I’m writing this on the anniversary of my father’s death back in 2011. Hard to believe it’s been eight years. He was a great guy, and I miss him a lot.
He was also super bitter after divorce. Both of them.
They say that if your parents divorce, you are more likely to divorce. I always thought that was horseshit until my wife walked out on me. Her parents were divorced as well. Double whammy.
Don’t Be Bitter After Divorce: Be Better!
Last night I listened to some old radio spots that my father did. He was a psychology instructor at various colleges around the country, and he was interviewed several times on the KMUN radio station in Astoria, Oregon. I’m glad that I have those recordings. It’s nice to hear his voice every so often.
But as much as I loved my Dad, he was a flawed human being (aren’t we all). He drank too much, and he smoked, and he had a knack of saying the wrong thing—which cost him several jobs. He and my mother divorced way back in 1978 when I was just four years old. Although I spent some time with him when I was a kid, I didn’t really get to know him until my teenage years. But we made up for a lot of lost time.
What does this have to do with divorce, you ask?
Like I said earlier, he went through two of them. Both of them were ugly. He and my mom were sworn enemies, and I learned to carefully navigate the emotional battlefield they created. He remarried in the early 80s—and that marriage quickly fizzled out too. For the rest of his days on earth, he held on to the bitterness and resentment he felt for both of the women in his life who had “wronged him.”
I can relate.
Three years after my divorce I’m still kind of bitter. When my wife left me, my whole world fell apart—and I’m still rebuilding it. It’s been a long and rocky road, with numerous surprises and stressful situations. But I’m still here, and I’m not as bitter as I was a couple of years ago.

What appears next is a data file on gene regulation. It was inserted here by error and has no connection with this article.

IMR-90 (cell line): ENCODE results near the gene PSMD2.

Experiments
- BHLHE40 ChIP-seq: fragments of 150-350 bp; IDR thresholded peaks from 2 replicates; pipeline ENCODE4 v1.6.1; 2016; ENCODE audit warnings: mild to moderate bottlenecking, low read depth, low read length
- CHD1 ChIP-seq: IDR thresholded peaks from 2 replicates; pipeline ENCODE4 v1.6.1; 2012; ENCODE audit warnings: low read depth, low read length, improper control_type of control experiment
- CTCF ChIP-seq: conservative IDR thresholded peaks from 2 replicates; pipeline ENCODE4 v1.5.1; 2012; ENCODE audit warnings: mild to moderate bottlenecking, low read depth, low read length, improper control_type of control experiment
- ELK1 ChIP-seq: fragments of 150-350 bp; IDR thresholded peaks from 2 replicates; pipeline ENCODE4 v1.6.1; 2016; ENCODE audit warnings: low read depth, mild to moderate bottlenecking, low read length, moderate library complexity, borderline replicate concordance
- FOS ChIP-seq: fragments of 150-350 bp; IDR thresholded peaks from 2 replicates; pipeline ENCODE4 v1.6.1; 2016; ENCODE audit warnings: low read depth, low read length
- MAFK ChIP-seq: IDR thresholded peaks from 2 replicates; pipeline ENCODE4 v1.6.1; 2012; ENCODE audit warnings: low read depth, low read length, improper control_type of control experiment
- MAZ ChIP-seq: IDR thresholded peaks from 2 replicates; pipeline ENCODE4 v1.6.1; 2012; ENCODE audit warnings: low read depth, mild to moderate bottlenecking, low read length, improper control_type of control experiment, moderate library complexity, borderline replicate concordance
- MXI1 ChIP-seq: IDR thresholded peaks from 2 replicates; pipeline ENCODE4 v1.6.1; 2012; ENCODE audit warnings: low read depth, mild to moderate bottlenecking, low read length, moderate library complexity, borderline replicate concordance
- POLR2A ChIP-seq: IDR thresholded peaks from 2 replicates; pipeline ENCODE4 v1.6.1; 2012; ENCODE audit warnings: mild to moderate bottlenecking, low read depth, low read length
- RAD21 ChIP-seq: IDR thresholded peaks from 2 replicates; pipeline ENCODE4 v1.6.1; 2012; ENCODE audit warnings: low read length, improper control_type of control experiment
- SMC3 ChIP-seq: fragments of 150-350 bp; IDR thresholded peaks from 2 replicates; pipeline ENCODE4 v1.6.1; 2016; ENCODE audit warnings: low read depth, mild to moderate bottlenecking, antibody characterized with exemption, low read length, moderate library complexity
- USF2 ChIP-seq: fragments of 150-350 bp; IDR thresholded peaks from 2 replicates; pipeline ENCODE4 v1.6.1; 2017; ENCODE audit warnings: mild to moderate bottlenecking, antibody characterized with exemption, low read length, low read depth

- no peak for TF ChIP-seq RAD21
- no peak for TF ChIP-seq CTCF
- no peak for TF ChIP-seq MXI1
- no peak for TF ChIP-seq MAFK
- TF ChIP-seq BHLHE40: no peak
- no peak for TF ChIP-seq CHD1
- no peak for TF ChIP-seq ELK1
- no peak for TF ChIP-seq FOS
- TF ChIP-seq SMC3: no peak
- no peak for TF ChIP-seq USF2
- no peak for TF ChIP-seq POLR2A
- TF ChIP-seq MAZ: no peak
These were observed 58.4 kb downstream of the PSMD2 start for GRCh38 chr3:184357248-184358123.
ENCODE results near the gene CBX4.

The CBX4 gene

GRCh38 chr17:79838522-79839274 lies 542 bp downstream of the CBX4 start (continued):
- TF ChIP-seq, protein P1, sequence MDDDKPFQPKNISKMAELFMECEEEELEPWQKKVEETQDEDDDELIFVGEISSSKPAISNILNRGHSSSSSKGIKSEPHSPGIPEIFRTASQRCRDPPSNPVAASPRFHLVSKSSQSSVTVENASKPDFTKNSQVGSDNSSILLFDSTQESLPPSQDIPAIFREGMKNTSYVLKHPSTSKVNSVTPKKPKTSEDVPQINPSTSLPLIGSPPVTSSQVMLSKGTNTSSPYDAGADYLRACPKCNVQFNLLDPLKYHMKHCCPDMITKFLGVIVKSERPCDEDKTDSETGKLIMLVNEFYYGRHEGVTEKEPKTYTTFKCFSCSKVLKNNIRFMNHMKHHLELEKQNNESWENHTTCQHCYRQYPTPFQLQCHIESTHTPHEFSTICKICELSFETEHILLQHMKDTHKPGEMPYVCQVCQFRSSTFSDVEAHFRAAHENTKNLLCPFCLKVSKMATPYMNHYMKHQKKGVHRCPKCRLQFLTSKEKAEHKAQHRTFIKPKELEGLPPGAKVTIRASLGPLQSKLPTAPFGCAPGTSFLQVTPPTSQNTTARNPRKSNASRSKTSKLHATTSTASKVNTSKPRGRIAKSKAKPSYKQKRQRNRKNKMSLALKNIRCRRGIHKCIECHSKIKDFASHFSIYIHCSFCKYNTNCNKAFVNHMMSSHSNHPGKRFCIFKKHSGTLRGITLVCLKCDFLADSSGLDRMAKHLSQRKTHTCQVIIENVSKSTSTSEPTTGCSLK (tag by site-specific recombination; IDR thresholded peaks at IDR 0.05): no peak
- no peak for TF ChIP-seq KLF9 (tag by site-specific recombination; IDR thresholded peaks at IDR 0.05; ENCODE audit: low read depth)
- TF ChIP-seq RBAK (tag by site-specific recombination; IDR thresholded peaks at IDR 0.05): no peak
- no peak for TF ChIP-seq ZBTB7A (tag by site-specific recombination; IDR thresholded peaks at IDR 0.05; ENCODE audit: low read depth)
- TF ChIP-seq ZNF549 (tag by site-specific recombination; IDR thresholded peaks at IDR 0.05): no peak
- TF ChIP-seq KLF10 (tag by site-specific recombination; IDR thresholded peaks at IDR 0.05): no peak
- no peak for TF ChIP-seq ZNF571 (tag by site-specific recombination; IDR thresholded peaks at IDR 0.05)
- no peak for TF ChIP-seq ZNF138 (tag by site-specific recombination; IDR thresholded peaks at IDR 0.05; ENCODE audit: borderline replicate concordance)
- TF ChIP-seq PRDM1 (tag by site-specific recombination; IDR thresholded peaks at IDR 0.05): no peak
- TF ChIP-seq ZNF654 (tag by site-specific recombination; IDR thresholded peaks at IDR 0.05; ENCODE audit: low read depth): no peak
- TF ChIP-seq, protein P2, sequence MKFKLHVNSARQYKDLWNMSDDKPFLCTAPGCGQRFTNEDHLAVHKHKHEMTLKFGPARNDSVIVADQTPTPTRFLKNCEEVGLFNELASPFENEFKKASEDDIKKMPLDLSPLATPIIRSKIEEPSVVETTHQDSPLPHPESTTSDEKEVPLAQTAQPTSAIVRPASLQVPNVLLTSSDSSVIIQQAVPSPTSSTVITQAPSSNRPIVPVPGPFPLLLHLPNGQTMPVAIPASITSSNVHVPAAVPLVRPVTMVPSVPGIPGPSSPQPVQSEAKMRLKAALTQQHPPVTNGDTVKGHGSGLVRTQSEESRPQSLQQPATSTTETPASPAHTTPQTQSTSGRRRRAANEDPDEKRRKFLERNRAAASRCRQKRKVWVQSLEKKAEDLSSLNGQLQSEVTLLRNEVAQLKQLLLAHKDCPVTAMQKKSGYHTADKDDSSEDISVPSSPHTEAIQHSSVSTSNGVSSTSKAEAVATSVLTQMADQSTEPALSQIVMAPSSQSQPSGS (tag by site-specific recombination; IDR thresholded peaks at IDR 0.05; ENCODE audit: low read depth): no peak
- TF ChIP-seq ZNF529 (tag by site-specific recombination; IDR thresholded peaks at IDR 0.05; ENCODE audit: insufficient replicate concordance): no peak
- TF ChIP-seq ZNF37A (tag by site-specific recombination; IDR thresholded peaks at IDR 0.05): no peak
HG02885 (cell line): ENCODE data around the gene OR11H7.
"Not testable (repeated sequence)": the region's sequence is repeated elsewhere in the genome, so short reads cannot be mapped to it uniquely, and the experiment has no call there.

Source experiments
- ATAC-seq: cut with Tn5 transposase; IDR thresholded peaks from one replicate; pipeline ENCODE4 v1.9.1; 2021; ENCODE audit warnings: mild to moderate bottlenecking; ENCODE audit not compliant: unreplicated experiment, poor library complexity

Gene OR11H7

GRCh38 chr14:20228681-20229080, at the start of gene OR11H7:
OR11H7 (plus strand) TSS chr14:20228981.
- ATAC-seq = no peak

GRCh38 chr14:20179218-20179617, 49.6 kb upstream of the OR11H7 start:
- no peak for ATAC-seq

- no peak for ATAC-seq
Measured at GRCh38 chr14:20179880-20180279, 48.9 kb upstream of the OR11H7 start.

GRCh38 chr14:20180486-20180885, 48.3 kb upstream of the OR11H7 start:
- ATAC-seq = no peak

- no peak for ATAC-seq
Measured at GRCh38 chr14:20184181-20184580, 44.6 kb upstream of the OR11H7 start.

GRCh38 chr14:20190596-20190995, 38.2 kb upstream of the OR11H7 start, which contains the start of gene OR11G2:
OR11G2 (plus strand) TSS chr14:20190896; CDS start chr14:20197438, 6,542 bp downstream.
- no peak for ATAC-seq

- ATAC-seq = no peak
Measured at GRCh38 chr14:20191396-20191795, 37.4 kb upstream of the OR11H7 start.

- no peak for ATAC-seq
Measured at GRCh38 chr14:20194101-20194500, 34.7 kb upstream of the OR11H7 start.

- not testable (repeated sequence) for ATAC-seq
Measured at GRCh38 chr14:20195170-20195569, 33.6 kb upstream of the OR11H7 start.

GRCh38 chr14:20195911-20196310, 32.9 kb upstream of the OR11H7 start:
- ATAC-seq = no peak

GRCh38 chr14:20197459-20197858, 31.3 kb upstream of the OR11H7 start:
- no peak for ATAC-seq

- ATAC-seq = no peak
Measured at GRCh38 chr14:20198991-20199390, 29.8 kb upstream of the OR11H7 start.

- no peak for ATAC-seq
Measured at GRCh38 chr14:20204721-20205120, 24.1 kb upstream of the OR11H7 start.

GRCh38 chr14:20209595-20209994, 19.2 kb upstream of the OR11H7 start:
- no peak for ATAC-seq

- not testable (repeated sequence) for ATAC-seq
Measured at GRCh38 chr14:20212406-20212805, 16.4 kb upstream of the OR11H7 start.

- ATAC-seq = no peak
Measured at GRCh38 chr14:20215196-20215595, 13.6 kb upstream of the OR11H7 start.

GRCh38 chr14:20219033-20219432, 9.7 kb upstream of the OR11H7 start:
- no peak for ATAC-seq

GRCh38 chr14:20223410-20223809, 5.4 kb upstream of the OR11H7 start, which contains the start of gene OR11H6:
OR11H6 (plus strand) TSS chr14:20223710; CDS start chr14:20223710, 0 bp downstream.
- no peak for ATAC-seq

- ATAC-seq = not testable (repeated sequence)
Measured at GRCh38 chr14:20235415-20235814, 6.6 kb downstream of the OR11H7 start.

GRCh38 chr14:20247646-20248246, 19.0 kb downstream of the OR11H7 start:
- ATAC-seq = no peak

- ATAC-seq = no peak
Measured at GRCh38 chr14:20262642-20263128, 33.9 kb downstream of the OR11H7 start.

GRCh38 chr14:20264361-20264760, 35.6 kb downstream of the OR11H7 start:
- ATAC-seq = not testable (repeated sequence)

I guess that’s the point to this article. Unlike my father, I want to fully let go of that bitterness and resentment. I can’t carry it for thirty some years—it’s too heavy. I’m sure my ex has fully moved on and rarely thinks about me, if at all. To be honest, I don’t really think about her too often either. I’ve moved on as well. New apartment, new girlfriend, new life.
I’m not sure how or why my father carried his divorce resentment for so long, but that’s one family tradition I want to lay to rest. That kind of bitterness eats you up inside. My dad led a troubled life and passed away at age 63. I’d like to do better, and I’m sure he would want the same thing.
They say that resentment is like drinking poison and waiting for the other person to die, and that about sums it up. I’d say I’m 90% over the hurt, anger, and bitterness that consumed me in the immediate months after my wife walked out on me—and that last 10% will probably dissipate soon.
So, divorce blog readers, if you’re holding onto a big bottle of poison, put it down. Don’t be like my father and sip that poison for the rest of your life—it’s only hurting you.
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